I think the truck needs a new alternator, but I won’t be able to tow him to the shop until next Wednesday, the 8th, to find out for sure. It’s problems like this that worry me the most about going on the road ~ the unforeseen mechanical issues. I’m, typing this with a nervous feeling in my stomach, knowing we could get stranded anywhere…but at least I’ll have my trusty scooter.
I think the first thing I’ll do once the cabin is built is start saving as much money as possible for emergencies. Yes, I want a new upholstered seat, but what if I need new belts? Yes, I want to replace the rotting floor mats, but what if I need new brakes? I’ve joined a local Ford truck enthusiasts club which meets monthly, and I think the smartest question I can ask is, what all could reasonable go wrong? Then, start saving for it. Let the beauty come later, my Beast must be reliable.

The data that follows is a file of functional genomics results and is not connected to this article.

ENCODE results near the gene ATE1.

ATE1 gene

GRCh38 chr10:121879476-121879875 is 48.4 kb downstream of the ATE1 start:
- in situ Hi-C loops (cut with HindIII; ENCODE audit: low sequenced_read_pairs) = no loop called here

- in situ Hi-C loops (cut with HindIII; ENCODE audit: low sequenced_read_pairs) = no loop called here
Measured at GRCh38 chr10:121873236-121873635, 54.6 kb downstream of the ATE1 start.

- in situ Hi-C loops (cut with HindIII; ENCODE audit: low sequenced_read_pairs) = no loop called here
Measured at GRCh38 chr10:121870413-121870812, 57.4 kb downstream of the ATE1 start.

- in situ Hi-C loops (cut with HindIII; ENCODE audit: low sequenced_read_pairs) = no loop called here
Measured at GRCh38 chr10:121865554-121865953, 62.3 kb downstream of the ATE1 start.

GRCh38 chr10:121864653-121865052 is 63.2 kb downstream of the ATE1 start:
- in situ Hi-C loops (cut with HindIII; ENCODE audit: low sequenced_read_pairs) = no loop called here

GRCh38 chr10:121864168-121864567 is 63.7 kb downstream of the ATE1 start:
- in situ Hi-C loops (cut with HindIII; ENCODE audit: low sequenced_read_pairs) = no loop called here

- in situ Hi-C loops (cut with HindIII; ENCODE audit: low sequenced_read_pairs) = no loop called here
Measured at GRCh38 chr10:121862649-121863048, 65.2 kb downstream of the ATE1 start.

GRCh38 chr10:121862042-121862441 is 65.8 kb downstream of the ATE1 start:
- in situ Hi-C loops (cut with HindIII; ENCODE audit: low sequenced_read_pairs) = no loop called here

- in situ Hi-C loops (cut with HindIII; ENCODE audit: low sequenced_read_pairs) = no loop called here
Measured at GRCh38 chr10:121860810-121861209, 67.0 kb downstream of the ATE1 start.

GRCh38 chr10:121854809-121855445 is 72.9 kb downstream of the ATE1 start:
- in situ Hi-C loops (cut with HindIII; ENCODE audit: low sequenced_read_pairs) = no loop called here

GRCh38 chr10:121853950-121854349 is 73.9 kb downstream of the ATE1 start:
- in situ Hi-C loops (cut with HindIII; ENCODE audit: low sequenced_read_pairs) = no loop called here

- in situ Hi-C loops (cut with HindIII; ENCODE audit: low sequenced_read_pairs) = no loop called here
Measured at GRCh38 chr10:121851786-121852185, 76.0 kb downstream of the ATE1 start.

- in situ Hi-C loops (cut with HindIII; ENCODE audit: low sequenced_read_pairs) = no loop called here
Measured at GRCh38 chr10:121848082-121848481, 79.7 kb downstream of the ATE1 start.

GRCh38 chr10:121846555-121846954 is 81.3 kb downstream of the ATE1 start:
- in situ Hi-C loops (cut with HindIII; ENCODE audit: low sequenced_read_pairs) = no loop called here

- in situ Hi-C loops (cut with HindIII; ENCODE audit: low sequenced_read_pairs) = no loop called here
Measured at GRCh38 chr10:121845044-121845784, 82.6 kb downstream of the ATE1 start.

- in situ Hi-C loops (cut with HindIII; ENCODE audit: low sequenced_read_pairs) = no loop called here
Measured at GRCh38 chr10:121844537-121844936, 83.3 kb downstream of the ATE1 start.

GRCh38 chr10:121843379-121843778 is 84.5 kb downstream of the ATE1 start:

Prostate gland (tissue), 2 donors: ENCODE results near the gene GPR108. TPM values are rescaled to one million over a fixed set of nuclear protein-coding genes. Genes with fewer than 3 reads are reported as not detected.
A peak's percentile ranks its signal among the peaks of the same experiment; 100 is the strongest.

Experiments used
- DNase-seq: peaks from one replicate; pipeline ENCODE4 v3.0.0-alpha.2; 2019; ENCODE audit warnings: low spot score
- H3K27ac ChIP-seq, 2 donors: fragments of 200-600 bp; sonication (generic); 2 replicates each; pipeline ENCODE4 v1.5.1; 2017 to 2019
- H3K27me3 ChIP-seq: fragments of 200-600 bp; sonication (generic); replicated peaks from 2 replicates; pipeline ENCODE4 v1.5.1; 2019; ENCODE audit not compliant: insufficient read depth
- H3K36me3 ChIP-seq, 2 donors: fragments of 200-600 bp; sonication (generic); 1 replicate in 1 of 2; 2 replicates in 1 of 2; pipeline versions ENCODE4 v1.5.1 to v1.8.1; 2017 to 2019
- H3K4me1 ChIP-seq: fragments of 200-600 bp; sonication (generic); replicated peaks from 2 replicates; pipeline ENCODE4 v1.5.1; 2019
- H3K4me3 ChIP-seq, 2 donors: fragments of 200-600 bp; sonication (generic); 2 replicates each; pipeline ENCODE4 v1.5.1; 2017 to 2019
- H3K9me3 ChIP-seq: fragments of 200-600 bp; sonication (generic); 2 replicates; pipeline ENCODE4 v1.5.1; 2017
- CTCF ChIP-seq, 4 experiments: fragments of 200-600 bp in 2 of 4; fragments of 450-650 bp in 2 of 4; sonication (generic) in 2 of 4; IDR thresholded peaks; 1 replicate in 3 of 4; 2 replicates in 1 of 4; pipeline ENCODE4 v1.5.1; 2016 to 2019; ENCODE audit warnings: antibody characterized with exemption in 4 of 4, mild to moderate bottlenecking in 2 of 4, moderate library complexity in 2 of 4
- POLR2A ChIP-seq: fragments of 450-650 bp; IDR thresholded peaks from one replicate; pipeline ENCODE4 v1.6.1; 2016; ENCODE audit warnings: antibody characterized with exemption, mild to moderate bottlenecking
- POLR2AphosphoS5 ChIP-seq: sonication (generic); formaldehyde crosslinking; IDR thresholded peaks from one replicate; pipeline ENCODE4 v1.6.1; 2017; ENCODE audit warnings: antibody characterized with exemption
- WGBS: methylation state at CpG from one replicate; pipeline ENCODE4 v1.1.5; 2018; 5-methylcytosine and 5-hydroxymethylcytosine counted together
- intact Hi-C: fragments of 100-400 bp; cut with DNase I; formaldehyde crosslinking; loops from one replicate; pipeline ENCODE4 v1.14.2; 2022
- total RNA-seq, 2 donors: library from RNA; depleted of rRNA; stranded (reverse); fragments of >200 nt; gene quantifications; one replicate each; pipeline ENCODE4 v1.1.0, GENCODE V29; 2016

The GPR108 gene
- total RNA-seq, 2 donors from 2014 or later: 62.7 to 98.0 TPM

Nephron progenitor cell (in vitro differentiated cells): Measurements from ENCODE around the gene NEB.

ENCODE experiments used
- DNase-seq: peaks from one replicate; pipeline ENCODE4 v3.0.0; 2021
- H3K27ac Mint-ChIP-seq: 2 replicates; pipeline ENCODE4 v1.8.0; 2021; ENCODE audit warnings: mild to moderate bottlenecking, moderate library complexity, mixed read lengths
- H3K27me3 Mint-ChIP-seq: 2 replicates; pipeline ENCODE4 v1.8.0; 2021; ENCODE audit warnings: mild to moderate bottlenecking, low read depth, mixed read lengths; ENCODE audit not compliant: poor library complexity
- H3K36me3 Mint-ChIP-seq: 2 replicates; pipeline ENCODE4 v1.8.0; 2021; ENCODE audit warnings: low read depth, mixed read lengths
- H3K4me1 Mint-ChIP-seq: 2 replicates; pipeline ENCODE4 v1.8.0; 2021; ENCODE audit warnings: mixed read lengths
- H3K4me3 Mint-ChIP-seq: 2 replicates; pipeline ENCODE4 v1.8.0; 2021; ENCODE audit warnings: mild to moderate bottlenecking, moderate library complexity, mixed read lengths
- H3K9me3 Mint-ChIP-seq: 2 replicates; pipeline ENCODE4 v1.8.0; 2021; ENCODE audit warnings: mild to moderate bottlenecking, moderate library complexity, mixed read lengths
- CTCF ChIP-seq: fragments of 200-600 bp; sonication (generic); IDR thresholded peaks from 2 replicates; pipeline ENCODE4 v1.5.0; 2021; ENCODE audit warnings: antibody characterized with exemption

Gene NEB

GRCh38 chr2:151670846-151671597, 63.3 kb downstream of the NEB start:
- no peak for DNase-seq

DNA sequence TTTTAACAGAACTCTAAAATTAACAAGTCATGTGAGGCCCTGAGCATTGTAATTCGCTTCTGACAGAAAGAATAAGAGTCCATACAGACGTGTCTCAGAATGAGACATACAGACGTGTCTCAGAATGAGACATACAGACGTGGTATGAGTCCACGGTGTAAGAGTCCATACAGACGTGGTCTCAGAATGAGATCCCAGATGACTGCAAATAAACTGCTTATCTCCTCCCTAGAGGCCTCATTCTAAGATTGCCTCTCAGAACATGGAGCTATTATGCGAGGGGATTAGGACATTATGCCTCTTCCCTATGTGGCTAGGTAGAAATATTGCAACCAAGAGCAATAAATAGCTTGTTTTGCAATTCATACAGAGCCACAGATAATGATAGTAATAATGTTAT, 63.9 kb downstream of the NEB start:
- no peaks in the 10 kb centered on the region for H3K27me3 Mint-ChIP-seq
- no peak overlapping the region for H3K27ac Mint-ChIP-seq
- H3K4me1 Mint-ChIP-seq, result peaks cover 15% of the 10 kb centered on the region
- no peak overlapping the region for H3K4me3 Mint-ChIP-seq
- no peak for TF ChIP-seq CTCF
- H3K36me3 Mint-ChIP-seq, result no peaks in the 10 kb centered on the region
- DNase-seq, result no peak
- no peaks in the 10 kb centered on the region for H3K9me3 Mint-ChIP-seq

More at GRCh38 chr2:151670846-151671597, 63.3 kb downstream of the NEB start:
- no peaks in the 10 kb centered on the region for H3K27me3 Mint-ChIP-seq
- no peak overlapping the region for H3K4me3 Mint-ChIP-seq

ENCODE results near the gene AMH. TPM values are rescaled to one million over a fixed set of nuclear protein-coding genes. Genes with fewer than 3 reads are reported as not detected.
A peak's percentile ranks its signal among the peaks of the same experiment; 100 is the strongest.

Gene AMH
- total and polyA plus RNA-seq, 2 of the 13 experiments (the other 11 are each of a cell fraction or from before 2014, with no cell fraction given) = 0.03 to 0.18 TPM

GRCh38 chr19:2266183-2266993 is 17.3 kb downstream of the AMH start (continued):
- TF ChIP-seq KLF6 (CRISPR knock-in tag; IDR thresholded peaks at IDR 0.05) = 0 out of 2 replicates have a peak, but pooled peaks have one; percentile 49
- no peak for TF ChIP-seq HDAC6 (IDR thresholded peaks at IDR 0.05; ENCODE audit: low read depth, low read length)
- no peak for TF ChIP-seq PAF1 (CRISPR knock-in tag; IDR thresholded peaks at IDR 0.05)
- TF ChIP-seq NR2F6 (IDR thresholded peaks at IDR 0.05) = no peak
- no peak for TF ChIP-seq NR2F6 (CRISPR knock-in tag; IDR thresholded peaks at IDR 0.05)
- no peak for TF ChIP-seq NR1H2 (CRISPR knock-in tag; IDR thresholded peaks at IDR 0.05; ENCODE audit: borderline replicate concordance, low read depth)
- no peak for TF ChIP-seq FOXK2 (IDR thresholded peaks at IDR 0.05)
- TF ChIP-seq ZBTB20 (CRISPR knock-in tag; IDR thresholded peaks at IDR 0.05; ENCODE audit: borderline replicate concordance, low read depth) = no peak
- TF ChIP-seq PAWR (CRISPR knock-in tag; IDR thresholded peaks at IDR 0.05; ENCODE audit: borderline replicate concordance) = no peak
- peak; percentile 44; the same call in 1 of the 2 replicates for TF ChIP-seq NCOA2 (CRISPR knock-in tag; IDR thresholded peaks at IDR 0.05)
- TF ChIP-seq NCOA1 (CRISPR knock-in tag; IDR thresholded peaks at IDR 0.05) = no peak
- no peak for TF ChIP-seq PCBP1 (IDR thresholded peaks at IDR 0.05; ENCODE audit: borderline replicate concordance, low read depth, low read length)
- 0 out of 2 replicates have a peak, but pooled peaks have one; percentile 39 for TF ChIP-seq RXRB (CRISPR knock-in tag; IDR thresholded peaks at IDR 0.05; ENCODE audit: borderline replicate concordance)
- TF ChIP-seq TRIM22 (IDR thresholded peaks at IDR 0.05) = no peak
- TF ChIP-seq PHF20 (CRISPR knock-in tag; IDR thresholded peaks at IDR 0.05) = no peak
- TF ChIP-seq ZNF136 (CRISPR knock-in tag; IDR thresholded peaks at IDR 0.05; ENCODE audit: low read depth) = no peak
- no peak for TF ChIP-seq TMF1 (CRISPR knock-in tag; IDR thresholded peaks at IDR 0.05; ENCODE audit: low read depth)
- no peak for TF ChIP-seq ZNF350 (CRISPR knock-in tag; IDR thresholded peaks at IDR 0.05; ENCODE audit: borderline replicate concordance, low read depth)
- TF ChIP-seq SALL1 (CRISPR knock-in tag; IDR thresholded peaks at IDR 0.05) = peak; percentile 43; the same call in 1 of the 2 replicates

At least the truck decided to stop running while I was out wood shopping. I’d decided to put the building materials on my credit card in order to keep momentum going on the little start I’d made. So I have framing I can do while I wait for my next payday to roll around. The weather is supposed to hold for at least a week, so my goal is to have the floor in place and one of the walls framed. If I can get my hands on more 2x3s, I’ll frame all four (lower) walls.
Here’s some pictures of the most awkward part of the upcoming build:
How to fit wood tightly and with structural strength between all these metal angles? I have a lot of scrap wood laying around, so today is going to be spent (hopefully) figuring this problem out. I need the floor joists to be strong and level, and I need the sill and bottom plates to be level and secure for the walls. Oh boy… Maybe I’ll take pictures of my attempts, if they aren’t too embarrassing.
Wish me luck and good engineering, folks!